Gurney’s Wasps Lose Sting But Carry On in ‘Black Tie’: Review
A.R. Gurney’s tender, funny comedy “Black Tie” takes place at a wedding in one of those Adirondack Mountain hotels that are long on knotty-pine walls and brown-plaid upholstery and short on amenities such as glasses.
It’s the night of the rehearsal dinner and in their room, the white, gentile parents of the groom are dressing.
As Curtis dons evening wear he inherited from his father, the old man himself -- dapper, cheerful, dead -- appears in the mirror, conjured by Curtis’s yearning for paternal advice.
Dad was a revered host and toastmaster, but in earlier, simpler times. His grandson is now marrying a black woman. There are Jewish guests requiring pasta and a gay stand-up comic who’s invited a reporter from the Sunday Styles section of the New York Times to cover the raunchy routine he’s giving as a wedding present. The civilized world Curtis and his father cherish no longer exists.
Gurney built a career dramatizing with bittersweet acuity the demise of Waspus Americanus. But “Black Tie” is less a lament than a white flag. In the end both Curtis and, somewhat more unlikely, his father, face the vulgar future with a smile not so much of resignation but of false optimism, which is more, well, civilized.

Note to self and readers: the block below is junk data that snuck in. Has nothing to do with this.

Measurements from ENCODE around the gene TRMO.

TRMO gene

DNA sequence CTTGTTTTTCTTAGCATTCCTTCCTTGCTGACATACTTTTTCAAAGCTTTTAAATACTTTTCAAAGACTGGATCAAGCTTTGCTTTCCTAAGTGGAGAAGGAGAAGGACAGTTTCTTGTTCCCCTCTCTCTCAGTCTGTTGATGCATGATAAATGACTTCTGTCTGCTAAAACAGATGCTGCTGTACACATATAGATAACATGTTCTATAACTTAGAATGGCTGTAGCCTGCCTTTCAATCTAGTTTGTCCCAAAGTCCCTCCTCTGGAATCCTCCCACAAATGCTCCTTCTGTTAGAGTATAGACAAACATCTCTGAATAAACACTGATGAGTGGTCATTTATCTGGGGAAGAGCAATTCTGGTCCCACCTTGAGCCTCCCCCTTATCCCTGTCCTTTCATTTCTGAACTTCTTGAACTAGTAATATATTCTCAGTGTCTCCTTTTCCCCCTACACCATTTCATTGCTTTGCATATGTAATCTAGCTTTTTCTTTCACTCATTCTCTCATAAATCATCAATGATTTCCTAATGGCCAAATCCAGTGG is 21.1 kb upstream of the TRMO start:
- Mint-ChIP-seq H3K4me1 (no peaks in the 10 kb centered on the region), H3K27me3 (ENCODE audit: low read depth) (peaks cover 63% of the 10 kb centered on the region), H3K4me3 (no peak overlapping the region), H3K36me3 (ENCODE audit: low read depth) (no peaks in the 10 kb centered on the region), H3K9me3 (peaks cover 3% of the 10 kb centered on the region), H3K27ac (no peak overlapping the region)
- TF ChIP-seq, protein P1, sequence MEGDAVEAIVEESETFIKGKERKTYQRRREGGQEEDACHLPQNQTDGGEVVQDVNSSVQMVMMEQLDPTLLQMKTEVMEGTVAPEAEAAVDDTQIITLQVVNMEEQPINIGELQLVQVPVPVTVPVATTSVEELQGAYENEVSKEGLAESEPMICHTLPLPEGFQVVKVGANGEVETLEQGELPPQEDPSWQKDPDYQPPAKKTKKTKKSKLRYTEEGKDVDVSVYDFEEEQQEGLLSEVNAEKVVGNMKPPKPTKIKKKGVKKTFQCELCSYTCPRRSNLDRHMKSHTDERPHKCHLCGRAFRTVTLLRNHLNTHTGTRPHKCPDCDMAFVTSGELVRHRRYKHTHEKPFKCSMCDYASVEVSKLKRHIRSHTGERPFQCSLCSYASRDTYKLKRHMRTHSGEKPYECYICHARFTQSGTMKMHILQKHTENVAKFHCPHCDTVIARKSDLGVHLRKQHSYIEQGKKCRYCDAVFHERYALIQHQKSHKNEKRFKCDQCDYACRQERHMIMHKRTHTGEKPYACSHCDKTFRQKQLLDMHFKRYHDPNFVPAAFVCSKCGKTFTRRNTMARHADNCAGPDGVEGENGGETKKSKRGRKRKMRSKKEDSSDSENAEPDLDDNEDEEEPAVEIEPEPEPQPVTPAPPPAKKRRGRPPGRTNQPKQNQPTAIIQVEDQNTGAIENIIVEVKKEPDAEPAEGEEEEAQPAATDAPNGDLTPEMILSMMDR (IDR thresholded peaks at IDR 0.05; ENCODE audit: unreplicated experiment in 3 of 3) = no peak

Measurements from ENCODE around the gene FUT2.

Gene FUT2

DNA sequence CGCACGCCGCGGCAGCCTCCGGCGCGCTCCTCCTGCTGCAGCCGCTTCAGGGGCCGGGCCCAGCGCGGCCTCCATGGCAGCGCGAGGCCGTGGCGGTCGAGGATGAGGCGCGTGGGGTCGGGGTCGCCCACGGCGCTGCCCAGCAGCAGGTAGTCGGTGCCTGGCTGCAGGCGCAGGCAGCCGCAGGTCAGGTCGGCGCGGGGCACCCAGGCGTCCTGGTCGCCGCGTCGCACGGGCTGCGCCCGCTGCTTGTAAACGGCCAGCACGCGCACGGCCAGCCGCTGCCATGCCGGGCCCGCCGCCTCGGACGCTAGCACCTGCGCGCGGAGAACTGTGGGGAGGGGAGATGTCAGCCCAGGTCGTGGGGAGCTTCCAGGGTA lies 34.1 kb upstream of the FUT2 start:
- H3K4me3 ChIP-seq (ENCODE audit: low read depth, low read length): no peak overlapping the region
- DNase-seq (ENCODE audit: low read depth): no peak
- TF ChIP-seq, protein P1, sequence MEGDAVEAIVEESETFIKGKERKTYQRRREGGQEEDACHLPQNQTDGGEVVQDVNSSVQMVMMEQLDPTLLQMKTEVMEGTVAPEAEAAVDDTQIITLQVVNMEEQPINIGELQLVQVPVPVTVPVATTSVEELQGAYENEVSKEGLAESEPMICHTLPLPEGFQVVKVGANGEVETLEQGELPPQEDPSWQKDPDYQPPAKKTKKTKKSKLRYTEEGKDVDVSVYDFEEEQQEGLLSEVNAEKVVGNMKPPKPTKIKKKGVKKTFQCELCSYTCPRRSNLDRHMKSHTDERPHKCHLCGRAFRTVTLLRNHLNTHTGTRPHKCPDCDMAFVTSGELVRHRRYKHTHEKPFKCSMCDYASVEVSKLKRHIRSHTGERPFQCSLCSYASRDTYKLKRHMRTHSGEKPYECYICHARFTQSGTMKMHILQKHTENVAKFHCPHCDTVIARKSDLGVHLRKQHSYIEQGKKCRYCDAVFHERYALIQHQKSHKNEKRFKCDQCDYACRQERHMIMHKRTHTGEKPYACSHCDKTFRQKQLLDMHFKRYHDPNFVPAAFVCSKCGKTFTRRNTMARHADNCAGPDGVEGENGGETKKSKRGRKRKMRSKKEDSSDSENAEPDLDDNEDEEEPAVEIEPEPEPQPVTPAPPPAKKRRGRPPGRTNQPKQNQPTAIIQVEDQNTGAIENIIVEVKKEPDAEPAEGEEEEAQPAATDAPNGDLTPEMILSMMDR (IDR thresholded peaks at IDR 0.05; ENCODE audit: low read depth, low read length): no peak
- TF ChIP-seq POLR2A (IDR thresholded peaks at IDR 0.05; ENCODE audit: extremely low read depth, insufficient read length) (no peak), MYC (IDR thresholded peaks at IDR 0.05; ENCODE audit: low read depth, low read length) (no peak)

Mark Lamos has given the play a pitch-perfect showcase, moving the one-act at such a lively clip it’s hard to get hung up on its quaintness.
Gregg Edelman is goofily touching as the befuddled, mostly clueless Curtis. Carolyn McCormick is utterly winning as his forbearing and much more liberal wife, Mimi. Ari Brand is convincingly terrified as the groom, Teddy, and Elvy Yost is feisty as his sister, Elsie.
Best of all is Daniel Davis as Father, doling out advice in the form of quotations from Chaucer and Byron, grinning broadly, exuding self-confidence, and generally making a darned lot of sense.
Through March 20 at Primary Stages, 59 E. 59th St. Information: +1-212-279-4200; http://www.primarystages.org. Rating: ***
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(Jeremy Gerard is an editor and critic for Muse, the arts and leisure section of Bloomberg News. Any opinions expressed are his own.)
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